Race time comes around 1:50. Everyone heads off in every which way. Naturally, I manage to get slightly lost within the first 6 minutes and have to double back a few times during the race, but all in all it went pretty smoothly for all of us – especially considering none of us had ever biked in Hangzhou before, and, apart from Jeff, we’d only become familiar with the route 3 hours beforehand. Plus, after 3 days of grey and rain, the weather was fantastic! And Hangzhou is gorgeous anyway.
That said, Hangzhou’s roads themselves aren’t great. There were lots of bumps and uneven surfaces, and Hangzhou traffic is a lot like Shanghai traffic but with fewer horns beeping from places you didn’t even know a vehicle could fit. Plus, I got the impression Hangzhou drivers weren’t as used to bikes riding in the car lanes as they are here in our fine megacity. So based on first impressions, not the greatest biking city. Although Kevin Sundeen – the guy who almost single-handedly organized this whole event [ double thumbs-up ] – would strongly disagree with that. I don’t know, maybe it just takes getting used to.
Still, all of the nearly 95 riders made it back alive, albeit some with a few cuts and bruises (and holes in their shoes…ahem…Daniels). And here are the top finishers!
Overall top 10
1. 蒋波 (Jiang Bo) – Hangzhou – Fixed
2. Jeff Liu – Non-Hangzhou – Fixed
3. 杭天成 (Hang Tian Cheng) – Hangzhou – Fixed
4. Lalo Lopez – Hangzhou – Non-fixed
5. 郭景峰 (Guo Jing Feng) – Non-Hangzhou – Fixed
6. 刘子文 (Liu Zi Wen) – Hanghzou – Fixed
7. 温唯吉 （Wen Wei Ji) – Non-Hangzhou – Fixed
8. 沈佩俊 (Shen Pei Jun) – Hangzhou – Fixed
9. 石雷 (Shi Lei) – Hangzhou – Fixed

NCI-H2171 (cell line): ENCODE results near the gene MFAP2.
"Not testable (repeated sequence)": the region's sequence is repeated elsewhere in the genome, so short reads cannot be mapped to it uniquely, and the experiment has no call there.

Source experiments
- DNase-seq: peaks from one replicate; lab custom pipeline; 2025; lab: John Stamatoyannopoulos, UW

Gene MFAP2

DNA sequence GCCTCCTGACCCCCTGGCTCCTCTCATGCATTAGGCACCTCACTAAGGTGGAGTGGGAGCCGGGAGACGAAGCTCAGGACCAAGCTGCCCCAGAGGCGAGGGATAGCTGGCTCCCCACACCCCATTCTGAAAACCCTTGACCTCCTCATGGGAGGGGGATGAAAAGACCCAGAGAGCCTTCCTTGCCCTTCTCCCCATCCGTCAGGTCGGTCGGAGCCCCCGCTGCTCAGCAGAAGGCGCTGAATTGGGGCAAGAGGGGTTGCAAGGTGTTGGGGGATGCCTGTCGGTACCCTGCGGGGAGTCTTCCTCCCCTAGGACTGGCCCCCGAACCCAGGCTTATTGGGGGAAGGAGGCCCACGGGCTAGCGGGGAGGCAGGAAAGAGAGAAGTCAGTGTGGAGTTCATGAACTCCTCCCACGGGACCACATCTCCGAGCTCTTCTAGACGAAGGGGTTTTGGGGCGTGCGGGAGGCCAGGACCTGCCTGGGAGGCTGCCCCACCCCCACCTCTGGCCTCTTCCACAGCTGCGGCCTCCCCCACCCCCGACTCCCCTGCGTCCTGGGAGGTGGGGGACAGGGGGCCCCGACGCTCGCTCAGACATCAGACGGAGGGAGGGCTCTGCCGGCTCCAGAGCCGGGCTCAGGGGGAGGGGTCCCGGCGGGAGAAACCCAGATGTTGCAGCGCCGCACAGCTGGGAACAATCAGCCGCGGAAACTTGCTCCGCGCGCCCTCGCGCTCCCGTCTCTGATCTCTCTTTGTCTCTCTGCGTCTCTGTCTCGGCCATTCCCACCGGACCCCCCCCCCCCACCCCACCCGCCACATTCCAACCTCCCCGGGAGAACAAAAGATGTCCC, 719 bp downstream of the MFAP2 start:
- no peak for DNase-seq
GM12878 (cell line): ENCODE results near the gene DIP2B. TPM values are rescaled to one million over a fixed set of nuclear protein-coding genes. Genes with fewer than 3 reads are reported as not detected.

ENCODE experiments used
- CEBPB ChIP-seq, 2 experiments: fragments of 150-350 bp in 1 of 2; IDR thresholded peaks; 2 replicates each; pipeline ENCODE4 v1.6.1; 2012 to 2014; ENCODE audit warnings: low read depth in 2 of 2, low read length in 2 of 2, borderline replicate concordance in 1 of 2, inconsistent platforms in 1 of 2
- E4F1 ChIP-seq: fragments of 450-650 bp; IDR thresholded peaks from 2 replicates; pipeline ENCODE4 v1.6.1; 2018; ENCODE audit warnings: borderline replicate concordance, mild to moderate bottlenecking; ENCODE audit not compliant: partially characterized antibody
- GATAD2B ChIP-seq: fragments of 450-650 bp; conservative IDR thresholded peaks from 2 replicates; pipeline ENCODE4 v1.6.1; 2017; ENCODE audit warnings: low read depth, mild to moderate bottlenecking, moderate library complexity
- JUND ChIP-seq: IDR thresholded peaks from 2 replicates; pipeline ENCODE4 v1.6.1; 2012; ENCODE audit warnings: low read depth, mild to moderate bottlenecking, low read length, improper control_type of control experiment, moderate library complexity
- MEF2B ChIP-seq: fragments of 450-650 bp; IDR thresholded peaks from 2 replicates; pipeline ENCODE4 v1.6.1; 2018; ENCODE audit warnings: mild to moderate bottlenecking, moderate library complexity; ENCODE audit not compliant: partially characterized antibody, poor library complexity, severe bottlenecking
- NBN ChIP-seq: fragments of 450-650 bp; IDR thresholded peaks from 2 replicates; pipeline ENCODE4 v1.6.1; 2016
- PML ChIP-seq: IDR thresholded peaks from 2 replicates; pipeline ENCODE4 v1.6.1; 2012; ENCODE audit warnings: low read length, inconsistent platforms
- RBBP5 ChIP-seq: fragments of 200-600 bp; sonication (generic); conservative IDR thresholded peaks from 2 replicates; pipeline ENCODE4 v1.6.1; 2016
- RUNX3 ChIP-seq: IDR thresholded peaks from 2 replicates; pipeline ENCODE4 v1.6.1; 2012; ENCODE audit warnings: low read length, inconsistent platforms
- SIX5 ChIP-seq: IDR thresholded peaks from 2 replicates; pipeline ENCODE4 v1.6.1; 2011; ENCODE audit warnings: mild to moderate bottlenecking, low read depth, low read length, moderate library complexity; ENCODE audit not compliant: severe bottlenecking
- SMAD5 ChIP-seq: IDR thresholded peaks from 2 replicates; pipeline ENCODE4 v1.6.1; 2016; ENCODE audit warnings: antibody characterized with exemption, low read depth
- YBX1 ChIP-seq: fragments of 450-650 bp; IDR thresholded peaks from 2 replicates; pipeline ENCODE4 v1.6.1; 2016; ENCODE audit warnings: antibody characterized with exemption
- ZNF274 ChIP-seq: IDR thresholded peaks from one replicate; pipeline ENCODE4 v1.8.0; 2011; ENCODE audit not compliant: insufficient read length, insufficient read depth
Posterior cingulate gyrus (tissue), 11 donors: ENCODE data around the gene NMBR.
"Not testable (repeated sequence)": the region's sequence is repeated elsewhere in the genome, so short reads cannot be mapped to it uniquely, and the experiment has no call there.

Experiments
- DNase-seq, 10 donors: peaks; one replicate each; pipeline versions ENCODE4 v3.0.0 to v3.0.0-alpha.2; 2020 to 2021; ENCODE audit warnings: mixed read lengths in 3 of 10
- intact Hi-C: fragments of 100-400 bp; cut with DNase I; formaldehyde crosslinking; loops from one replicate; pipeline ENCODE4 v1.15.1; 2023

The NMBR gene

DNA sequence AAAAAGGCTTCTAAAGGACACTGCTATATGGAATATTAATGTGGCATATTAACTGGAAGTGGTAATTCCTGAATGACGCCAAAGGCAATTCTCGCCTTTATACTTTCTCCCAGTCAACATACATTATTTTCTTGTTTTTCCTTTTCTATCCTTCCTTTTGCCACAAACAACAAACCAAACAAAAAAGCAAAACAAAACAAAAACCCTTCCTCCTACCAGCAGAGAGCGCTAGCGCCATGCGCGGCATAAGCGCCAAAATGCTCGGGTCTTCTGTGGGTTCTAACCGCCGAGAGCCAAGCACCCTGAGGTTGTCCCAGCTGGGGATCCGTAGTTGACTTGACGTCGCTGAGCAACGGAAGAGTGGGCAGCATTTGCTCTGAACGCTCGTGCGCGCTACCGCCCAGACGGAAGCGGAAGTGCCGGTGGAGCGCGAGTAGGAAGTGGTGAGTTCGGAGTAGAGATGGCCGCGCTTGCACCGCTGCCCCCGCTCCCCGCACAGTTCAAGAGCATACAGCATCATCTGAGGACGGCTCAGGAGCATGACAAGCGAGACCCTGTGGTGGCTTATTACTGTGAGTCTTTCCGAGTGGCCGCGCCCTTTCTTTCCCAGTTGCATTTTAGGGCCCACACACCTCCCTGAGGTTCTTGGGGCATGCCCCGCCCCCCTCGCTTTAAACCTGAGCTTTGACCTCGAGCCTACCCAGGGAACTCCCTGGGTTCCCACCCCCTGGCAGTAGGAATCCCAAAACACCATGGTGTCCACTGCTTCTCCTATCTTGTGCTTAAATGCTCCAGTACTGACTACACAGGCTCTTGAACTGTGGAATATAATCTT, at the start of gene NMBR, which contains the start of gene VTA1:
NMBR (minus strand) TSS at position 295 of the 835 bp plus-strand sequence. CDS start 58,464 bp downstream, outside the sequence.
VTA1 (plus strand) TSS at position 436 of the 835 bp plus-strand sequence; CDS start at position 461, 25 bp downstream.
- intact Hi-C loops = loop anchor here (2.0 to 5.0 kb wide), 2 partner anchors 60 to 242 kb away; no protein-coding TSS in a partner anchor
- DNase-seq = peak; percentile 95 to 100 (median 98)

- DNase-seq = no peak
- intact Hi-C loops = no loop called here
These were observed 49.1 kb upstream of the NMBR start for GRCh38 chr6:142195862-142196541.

10. Scylla – Hangzhou – Fixed
Top 5 Women’s
1. Laura Imkamp – Non-Hangzhou – Non-fixed (like I said, lucky number 13!!)
2. 李昊 (Li Hao) – Hangzhou – Fixed
3. Jackie Zhang – Non-Hangzhou – Non-fixed
4. Giovana Rojas – Hangzhou – Non-fixed
5. Rachel Steele – Hangzhou – Non-fixed
**One guy – Jakob Schmidt – did the whole race on a public bike. So great!! He’s in the video too, pedaling away like a chipmunk on a bright red rental bike **
The awesome race and raffle prizes included a white WHM frame (first place local finisher), a red Airwalk frame (first place non-local finisher, a.k.a. Jeff), a Bianchi-green Airwalk frame (first place girls – so excited!!) plus all kinds of biking and bike-related apparel, components, bags and whatnot. Lots and lots of goodies! And all day, with a purple registration bracelet, drinks were half-price — a prize in itself! Ten kuai bottles of Tsingtao? Yes please!
And so, for pretty much the rest of the evening, we drank beer and ate a ridiculous amount of food. It was too bad there weren’t more people, but apparently there was some sort of city-wide rearrangement of schedules (because of the paralympics), which meant a lof of people either had class or work. How lame.
It was still a really great event though, especially considering lots of stuff fell through at the last minute in terms of sponsors and such. But really, if I hadn’t talked about that with Kevin, I never would have known. So, proverbial hats-off to him, and everyone who helped out, for keeping everything together so well! I’d say it was a damn good way to spend a Saturday.
Check out the video on Vimeo below :
Or on Tudou :